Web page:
Figure 3
figure 3

Three-dimensional aggregates formed from cultures pre-differentiated in two dimensions for 4 weeks. Cells were differentiated in adherent culture for 28 days in differentiation medium. After that cells were re-suspended and differentiated in suspension in a constant movement until 56 days. Phase contrast images show (a) human neural progenitor cell (hNPC) adherent cultures, (b) cultures after 4 weeks of pre-differentiation in two dimensions, (c) aggregates obtained from cultures pre-differentiated in two dimensions for 4 weeks. The lower panel shows the relative expression of different neuronal markers (β-tubulin III (Tubb3), neurofilament heavy chain (Nefh), tyrosine hydroxylase (Th), synapsin 1 (Syn1)) during differentiation after 0, 35 and 56 days. *Statistically different from DIV 0, P <0.001 Student's t test.

Similar to our rat brain aggregates, the 3D human neuronal model is characterized by (RT-)PCR and immunocytochemistry for selected markers that have been found to be involved in neuronal and glial differentiation in primary rat cultures [35, 36] (Figures 2 and 3). In addition, neurotransmitter receptor activity will be assessed by measuring intracellular messengers including calcium and cAMP. Our results so far have shown higher expression of various neuronal differentiation markers in the aggregated cultures obtained from single cells than from the aggregates obtained directly from rosettes (Figure 2). Moreover, aggregates from neurons differentiated for 4 weeks in two dimensions show increased expression of different neuronal markers after the 3D formation, suggesting that the model continues to mature in 3D (Figure 3).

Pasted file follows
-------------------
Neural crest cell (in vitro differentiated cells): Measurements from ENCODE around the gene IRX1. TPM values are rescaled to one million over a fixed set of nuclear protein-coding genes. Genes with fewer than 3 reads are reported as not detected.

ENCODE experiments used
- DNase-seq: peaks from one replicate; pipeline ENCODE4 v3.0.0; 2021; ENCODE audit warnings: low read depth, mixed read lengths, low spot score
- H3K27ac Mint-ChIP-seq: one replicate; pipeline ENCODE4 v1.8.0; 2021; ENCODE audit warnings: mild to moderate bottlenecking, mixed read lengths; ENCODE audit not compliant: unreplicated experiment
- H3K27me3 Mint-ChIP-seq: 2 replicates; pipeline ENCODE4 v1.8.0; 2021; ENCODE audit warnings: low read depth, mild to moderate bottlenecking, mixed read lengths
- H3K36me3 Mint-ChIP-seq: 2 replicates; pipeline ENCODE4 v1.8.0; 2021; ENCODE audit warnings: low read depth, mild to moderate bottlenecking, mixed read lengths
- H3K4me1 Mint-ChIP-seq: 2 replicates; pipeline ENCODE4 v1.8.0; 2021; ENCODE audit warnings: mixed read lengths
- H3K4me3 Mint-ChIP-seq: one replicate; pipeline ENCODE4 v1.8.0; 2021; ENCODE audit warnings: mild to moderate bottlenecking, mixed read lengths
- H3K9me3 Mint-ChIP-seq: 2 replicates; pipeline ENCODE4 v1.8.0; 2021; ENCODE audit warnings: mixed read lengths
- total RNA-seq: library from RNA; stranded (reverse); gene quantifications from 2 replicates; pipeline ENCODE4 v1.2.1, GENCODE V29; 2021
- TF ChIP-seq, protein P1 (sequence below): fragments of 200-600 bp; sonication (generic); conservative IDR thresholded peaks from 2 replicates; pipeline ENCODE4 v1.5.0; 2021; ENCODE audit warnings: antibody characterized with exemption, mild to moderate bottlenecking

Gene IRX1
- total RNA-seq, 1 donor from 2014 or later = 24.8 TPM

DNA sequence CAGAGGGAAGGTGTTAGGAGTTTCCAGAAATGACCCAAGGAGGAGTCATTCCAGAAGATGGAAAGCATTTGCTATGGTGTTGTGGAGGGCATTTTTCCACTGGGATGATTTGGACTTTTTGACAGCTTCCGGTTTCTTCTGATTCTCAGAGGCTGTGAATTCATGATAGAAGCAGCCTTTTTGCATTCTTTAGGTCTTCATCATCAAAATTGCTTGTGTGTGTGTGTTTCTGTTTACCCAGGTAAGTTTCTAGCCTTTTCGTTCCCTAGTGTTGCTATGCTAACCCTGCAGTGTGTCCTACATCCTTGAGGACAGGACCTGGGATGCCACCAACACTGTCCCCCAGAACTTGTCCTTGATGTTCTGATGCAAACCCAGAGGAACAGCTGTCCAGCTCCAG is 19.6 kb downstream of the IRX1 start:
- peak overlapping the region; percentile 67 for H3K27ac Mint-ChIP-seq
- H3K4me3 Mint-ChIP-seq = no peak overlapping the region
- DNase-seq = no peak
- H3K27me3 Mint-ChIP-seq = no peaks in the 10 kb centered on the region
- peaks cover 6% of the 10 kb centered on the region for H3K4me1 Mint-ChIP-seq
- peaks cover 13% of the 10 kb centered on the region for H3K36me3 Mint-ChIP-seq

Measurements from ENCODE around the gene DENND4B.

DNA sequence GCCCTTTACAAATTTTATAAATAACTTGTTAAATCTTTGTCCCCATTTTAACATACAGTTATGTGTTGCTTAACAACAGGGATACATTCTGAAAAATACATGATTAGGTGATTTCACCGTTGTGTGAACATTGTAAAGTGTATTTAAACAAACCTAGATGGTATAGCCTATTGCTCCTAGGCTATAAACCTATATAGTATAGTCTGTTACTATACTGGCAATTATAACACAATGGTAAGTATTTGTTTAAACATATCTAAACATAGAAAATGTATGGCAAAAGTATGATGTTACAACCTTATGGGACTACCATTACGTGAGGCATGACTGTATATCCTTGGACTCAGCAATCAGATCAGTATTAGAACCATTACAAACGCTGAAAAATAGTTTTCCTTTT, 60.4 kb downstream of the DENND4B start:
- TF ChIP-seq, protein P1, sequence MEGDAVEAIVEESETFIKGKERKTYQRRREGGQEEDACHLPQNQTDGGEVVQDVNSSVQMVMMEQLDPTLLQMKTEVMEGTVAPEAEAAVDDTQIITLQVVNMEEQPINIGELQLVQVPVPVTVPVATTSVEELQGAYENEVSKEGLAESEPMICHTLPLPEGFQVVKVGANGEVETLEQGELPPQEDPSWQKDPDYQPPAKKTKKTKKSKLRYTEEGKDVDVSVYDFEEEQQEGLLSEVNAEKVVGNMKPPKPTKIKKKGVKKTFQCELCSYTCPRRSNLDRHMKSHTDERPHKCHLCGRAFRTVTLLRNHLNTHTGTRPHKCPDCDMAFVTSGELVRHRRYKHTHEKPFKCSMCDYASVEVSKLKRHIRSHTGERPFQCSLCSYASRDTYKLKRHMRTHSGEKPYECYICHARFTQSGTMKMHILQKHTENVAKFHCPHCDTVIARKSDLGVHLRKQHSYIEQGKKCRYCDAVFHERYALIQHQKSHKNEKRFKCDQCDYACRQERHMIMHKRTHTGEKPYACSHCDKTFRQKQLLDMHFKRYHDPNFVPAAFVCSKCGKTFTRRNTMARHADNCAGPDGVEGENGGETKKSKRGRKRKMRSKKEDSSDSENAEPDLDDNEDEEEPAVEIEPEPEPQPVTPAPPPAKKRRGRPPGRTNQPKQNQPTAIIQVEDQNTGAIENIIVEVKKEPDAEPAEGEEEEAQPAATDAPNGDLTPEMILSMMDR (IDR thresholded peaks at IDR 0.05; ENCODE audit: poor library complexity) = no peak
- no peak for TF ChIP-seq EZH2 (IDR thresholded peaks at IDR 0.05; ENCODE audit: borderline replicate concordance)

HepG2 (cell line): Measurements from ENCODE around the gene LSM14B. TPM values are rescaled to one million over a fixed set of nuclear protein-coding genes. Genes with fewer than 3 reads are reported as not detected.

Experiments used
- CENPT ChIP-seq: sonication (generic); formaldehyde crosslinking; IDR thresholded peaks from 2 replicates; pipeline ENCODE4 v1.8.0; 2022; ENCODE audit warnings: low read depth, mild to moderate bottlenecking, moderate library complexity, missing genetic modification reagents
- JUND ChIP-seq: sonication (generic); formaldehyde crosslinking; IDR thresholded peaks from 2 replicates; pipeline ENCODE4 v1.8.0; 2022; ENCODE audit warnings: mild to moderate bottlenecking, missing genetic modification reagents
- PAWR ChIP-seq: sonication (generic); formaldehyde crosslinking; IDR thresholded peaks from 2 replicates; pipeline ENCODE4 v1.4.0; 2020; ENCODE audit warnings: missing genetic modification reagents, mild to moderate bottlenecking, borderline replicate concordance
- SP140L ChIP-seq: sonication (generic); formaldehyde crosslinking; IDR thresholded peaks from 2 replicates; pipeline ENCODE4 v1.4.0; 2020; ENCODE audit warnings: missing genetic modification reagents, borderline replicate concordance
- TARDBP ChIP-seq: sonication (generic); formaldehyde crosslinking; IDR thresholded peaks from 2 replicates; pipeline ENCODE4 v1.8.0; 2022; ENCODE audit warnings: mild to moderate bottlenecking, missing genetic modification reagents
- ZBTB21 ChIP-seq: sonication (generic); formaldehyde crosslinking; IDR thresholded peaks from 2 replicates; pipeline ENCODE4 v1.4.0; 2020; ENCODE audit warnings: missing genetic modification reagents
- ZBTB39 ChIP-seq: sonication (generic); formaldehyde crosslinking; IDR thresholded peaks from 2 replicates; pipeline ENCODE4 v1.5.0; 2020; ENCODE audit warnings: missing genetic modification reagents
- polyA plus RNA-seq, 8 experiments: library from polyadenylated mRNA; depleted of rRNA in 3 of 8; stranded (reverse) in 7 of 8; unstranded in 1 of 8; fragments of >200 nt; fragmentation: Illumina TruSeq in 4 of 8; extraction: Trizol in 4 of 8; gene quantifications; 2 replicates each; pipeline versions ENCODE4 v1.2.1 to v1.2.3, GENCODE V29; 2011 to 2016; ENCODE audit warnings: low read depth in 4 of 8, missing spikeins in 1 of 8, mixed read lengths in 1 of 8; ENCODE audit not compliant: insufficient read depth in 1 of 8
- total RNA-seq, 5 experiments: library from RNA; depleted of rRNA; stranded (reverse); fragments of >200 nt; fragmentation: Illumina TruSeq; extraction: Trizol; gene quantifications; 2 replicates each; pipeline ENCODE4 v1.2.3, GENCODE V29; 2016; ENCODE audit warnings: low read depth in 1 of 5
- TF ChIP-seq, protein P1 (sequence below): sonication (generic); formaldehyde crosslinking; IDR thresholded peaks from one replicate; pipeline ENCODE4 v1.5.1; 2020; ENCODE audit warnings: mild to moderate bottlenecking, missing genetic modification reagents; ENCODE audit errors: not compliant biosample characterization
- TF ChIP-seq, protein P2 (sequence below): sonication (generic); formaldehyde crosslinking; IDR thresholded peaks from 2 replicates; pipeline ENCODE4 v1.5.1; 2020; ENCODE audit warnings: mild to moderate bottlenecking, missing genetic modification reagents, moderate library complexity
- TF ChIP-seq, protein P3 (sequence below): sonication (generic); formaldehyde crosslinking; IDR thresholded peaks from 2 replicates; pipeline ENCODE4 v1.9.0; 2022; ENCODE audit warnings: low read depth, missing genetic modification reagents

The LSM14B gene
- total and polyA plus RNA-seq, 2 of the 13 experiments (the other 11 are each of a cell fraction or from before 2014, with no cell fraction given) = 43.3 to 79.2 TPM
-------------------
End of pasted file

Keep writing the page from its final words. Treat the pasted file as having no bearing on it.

Genetic sensitivity to xenobiotics